Wednesday, May 28, 2014

dampened {but not lost} hope

Welp, as usual, the Department of State has put a damper on things in the DRC adoption atmosphere. They published an alert outlining information that is most definitely not what we had hoped for, as we were hoping the Exit Letter suspension had been lifted entirely. 

(UPDATED: It may seem like I am blaming the US DoS for the DRC's problems, but that's because I kind of am. It is becoming more and more clear that the US DoS hasn't worked very hard to support US families going through adoption turmoil, while Italy's government has been extremely helpful and supportive. Check this Italian story detailing the homecoming/welcoming of 31 Congolese children to their Italian families. Note that Italy's government minister accompanied the children home on one big happy flight. That's government at its very finest.)
However, we still have to wade through some facts to get to the bottom of it all. For example, several agencies heard straight from DGM (apparently) in-country that their office in DRC was open and that things were looking up. 
We are still hopeful and THRILLED for the families and children who came home, as indicated in this portion of the alert: 
On May 26, the Congolese General Direction of Migration (DGM) informed members of the diplomatic corps that it was prepared to issue exit permits to 62 children adopted by foreigners whose cases fully conform to existing Congolese adoption laws. The DGM’s list includes 15 children adopted by U.S. families. The U.S. Embassy in Kinshasa will contact those families via email by May 28.
But this portion...
The DGM cautioned that all other children adopted by foreigners will not be issued exit permits until a new law reforming intercountry adoptions enters into force, even if their cases met the DGM’s previous exception criteria (as outlined in the Department's October 23, 2013 Adoption Alert). This new law has not yet been drafted and Congolese authorities are not able to commit to a particular timeframe in which they expect to develop and implement any new law(s).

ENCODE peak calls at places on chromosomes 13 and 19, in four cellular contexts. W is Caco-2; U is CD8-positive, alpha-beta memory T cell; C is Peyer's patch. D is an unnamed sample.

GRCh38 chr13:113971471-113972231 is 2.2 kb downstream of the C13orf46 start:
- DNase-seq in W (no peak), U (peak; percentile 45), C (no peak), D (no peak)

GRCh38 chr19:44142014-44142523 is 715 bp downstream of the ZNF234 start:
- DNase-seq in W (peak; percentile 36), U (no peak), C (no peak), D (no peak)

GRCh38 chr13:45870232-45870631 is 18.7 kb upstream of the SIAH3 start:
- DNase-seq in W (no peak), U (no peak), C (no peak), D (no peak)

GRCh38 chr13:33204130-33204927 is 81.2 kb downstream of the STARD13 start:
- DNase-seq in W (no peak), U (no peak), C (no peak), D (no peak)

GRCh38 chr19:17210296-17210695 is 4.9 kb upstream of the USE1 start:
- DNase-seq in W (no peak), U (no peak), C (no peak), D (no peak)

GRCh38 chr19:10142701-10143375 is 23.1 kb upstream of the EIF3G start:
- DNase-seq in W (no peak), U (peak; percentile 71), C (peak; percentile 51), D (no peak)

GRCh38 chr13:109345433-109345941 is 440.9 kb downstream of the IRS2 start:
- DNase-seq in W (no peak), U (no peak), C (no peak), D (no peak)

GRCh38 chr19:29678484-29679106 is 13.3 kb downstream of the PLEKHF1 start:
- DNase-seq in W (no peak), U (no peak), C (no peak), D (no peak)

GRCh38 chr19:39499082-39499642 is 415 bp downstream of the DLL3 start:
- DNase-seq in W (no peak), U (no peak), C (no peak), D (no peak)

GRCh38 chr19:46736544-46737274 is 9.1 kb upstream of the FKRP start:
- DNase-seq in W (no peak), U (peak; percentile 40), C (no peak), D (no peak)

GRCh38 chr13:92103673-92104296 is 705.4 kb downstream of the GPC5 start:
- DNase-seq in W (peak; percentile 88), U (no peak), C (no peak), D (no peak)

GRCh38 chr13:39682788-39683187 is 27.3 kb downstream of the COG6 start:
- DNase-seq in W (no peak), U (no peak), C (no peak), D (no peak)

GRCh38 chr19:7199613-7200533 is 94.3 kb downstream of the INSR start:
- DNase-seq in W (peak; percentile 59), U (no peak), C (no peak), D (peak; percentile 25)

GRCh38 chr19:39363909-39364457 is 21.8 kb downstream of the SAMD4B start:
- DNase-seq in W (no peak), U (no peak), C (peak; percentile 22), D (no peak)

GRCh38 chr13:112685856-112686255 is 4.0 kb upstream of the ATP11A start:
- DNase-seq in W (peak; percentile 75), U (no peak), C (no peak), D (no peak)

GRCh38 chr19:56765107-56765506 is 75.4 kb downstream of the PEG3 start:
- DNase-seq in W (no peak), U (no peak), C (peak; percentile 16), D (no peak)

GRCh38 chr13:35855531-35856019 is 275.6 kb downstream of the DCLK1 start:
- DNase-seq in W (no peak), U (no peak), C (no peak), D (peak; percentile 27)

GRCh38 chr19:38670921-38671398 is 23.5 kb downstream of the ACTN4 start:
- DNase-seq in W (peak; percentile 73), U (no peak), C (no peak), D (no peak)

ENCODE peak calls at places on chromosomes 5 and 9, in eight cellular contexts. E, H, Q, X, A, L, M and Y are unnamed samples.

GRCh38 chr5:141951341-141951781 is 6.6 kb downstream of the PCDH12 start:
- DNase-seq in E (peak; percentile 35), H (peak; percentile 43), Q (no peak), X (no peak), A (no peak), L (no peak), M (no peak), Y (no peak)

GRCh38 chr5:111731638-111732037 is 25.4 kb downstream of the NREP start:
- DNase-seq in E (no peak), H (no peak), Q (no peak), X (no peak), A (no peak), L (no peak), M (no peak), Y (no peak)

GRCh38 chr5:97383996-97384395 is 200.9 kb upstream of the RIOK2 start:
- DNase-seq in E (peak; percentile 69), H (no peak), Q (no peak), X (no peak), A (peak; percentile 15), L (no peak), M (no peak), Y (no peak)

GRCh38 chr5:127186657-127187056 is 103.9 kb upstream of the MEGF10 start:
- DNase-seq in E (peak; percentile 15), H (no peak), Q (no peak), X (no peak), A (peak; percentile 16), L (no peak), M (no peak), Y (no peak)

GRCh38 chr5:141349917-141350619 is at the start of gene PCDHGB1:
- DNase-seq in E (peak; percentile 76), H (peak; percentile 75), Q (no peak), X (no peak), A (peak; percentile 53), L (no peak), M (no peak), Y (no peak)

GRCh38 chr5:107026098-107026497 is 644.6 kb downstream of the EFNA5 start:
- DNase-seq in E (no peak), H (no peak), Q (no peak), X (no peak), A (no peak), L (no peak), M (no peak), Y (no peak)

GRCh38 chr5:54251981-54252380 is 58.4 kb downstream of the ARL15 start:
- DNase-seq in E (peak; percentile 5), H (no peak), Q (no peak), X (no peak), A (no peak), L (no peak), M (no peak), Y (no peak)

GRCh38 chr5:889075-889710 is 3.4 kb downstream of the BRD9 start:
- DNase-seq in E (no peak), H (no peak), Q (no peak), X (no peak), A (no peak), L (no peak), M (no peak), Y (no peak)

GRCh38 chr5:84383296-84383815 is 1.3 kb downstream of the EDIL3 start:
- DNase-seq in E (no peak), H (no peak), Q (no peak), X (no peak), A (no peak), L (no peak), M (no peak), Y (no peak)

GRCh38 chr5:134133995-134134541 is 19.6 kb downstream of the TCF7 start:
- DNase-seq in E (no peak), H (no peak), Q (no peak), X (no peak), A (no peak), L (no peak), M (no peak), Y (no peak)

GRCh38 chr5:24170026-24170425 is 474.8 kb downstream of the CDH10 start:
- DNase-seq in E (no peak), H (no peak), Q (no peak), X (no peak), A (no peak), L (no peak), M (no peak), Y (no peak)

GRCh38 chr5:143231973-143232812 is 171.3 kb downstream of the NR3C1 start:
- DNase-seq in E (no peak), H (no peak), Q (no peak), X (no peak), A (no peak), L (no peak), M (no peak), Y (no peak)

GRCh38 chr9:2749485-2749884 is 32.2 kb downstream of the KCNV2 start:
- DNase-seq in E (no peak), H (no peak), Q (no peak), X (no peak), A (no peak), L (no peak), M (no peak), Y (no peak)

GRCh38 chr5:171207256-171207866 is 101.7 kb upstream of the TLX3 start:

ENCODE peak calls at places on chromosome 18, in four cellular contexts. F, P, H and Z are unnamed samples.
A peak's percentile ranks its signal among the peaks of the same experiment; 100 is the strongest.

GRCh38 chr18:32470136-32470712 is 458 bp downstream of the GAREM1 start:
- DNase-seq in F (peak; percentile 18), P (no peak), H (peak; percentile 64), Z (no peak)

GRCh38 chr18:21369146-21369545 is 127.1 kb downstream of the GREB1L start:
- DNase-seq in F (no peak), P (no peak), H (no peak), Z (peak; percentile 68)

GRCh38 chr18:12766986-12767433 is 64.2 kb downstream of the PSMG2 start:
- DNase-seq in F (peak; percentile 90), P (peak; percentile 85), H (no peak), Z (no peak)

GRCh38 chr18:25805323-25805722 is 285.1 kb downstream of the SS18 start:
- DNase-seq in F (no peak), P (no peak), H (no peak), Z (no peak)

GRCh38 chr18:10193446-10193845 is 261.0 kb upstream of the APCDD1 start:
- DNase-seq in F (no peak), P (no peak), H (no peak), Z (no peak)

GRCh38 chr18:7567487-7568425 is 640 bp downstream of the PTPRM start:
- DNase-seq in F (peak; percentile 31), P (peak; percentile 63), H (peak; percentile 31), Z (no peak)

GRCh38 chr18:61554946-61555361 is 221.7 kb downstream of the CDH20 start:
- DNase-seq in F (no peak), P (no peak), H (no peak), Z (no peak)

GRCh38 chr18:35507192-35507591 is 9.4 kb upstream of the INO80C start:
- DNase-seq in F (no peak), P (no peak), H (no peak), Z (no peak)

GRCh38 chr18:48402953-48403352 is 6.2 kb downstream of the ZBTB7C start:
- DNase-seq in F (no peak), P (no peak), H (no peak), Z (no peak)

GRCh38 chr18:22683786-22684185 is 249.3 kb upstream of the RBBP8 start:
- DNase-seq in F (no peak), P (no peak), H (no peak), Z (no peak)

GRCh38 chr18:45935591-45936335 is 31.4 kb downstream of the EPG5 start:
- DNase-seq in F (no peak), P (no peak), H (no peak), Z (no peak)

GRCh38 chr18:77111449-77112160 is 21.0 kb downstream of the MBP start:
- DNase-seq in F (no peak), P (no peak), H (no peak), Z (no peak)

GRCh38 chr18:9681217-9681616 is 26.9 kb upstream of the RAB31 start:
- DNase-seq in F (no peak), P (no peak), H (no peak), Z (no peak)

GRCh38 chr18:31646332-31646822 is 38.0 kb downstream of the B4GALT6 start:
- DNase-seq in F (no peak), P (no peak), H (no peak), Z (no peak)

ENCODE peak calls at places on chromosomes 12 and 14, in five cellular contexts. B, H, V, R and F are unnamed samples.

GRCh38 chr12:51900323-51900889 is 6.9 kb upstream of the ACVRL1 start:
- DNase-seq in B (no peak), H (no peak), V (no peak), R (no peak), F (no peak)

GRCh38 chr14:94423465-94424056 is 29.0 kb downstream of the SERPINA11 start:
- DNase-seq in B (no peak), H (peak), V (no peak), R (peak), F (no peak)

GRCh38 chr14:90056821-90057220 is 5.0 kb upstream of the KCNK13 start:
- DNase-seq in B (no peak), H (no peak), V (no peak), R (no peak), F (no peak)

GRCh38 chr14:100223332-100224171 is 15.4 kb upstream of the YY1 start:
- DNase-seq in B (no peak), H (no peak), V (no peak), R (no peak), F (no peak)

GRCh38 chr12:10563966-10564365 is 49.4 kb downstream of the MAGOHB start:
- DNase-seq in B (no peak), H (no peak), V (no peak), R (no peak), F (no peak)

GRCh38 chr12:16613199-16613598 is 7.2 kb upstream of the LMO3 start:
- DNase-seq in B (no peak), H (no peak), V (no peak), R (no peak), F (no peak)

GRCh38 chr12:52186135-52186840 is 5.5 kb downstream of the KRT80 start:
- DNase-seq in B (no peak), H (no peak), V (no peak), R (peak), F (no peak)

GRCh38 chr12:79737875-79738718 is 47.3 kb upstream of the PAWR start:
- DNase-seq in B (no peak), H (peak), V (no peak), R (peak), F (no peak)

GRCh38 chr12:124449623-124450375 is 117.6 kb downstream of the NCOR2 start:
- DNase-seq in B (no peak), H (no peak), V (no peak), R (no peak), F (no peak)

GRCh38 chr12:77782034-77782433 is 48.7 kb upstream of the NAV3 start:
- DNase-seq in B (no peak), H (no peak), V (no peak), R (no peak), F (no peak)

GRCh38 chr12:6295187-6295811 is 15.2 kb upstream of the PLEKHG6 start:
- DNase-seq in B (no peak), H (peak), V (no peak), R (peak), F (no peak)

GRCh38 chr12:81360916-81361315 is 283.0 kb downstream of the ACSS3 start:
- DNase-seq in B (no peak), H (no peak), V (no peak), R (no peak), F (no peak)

The Department of State has reiterated our previous offers of technical consultations and will seek clarification from the DGM on this decision’s impact on the remaining cases involving children adopted by U.S. families. Congolese authorities have not yet responded to inquiries from the U.S. Embassy regarding adopted children with life-threatening medical conditions.
NOTE: Revisions to Congolese adoption laws may include retroactive provisions that could affect cases that have already been completed or are in progress. While the courts may continue processing adoptions, the children adopted during the suspension will not be able to obtain exit permits to depart the country and are not guaranteed to be eligible for exit permits once any new law is promulgated.

We do not believe that these "revisions to Congolese adoption laws" will affect us, personally, as we have heard that they relate to old laws that were already in place but often waived by the courts (such as fewer than 3 children already in the adoptive home, a minimum of 5 years of marriage, etc), but this notice does seem menacing and confusing, especially to families who have already passed court and legally adopted their children with waivers (which DRC offered). 

Continued prayers for softened hearts in DRC, our DoS as they fight for us (because hopefully they WILL fight), the safety and security of children who continue to wait, and stamina and fortitude for adoptive families everywhere who are loving their children fiercely from afar.